In 1965, the Federal Government of Nigeria, in a bid to acquire and exercise sea power, embarked on a strategic investment by acquiring the Elder Dempster Lines Shipyard, which was transferred to the Nigerian Navy. As ship repairs and ship building facilities throughout naval history have been sources for creation and sustenance of naval capabilities as required for operations (Commercial and Military), modifications were carried out on the workshops and slipways to suit the needs of the Nigerian Navy. It was commissioned in 1969 as the Nigerian Naval Dockyard (NAVDOC).
However, its capabilities were still limited to 200-ton craft while the bigger vessels were sent abroad for major and minor refits at exorbitant costs in hard currency. The need to look inwards consequently led to the commissioning of a firm of Nigerian Consultant Engineers, Messr Adejumo, Ogunsola and Partners (AOP) in 1973, to carry out feasibility studies on the development of NAVDOCK.
In August 1990, the new facilities at the NAVDOCK were partially commissioned to handle up to 10,000-ton vessels. In addition, a set of twin docks each capable of handling up to 250-tons vessels was commissioned much later in 1997. In May 2013, The Naval Dockyard was re-branded as Naval Dockyard Limited on incorporation as a Limited Liability Company. This bold step was meant to reposition the Yard as a strategic player in the oil and gas, shipping, offshore construction and maritime sectors of the Nigerian economy. It has operated as a Limited Liability Company, paying tax to the government while contributing its quota to technological development in the Maritime Sector. The Dockyard continues to leverage on its array of highly advanced equipment, skilled manpower and technological prowess in Shipbuilding and repairs.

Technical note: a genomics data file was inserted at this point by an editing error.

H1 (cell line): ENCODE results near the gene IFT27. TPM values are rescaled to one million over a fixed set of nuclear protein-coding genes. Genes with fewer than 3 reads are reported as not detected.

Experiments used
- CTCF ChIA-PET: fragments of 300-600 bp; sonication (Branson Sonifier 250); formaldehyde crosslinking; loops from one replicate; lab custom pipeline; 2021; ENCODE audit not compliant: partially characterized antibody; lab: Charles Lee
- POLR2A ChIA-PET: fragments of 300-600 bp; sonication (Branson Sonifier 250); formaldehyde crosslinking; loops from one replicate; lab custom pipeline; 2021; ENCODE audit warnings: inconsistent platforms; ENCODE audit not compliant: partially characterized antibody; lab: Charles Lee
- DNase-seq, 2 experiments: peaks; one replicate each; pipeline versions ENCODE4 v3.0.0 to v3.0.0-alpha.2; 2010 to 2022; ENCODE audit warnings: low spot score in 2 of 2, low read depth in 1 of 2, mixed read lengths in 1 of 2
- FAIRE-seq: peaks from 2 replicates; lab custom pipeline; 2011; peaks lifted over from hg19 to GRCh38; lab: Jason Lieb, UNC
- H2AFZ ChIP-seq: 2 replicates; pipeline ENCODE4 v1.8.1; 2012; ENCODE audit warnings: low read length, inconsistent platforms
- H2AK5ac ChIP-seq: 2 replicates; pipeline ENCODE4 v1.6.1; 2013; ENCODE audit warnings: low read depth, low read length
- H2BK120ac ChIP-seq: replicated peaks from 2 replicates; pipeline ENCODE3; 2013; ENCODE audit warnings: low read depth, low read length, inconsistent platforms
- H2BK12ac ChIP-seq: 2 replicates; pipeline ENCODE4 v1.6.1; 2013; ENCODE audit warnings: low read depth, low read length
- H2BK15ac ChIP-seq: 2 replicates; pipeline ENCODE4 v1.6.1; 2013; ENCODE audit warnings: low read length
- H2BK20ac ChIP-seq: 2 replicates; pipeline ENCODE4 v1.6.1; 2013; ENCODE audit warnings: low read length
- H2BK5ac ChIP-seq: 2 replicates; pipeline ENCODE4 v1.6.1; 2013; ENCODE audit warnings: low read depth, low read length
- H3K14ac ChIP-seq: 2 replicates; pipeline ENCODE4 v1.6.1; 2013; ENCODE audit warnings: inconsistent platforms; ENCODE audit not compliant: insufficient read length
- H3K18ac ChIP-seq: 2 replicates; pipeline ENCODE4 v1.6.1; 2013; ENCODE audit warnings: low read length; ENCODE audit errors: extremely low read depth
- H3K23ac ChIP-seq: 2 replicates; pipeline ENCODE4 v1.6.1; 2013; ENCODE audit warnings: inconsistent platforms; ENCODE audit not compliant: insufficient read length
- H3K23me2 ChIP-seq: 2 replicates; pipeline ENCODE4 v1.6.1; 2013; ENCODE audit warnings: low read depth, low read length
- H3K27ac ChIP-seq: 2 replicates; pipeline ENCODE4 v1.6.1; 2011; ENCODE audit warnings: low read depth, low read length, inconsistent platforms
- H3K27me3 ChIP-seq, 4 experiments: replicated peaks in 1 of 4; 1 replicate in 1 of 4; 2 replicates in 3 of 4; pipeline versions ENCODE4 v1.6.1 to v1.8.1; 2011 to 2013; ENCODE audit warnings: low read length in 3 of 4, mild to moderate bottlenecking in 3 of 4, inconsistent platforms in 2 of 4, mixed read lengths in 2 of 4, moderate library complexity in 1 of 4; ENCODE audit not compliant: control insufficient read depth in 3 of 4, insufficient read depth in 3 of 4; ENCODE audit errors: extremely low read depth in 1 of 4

Over the years, the Yard has built several naval vessels, tugboats and barges that have been employed in the Nigerian Navy, maritime as well as oil and gas sector. Similarly, the Yard is a leader in the fabrication of steel and aluminium for the telecoms, banking, manufacturing and oil services industry. NDL has earned a reputation as a major player in Nigeria’s Maritime business. It plans to expand its activities with by partnering reputable shipbuilding firms around the world who can inject the needed funds required to move NDL to the next level. Presently, The Yard is on the verge of building a 41 metre Seaward Defence Boat, the third in the series, which demonstrates the immense potential NDL possesses in the shipbuilding/repair business.
Frequently Asked Questions About NDL
Ans: Vessels of up to 10,000 tonnes and 150m in length.
Ans: ship design/building, Hull repairs, machinery, shafting, propulsion repairs and installation, docking of vessels up to 10,000 tons, blasting ( Grit, sand and water), ultrasonic thickness testing, industrial painting, galvanising, rewinding of motors and other associated base support services.
Ans: Heavy engineering workshop, Carpentry workshop, Steel workshop, foundry, Electrical workshop, Galvanising/ Electroplating, lifting equipment such as forklifts, cranes, low loader, etc.
Ans: We carry out quality assurance test on all jobs and guarantee customer satisfaction.
Ans: It depends on the scope of work. Be rest assured we compete favourably with what is obtainable in other dockyards.
Ans: No. We repair all forms of a vessel not only military vessels.
Ans: We fabricate some and import others. Some parts cannot be locally fabricated. No nation fabricates all parts required for shipbuilding.
Ans: We do only dockyards repairs currently.
Ans: Good and qualitative service is guaranteed, safe, and serene working environment plus timely delivery.
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Ahmadu Bello Way Victoria Island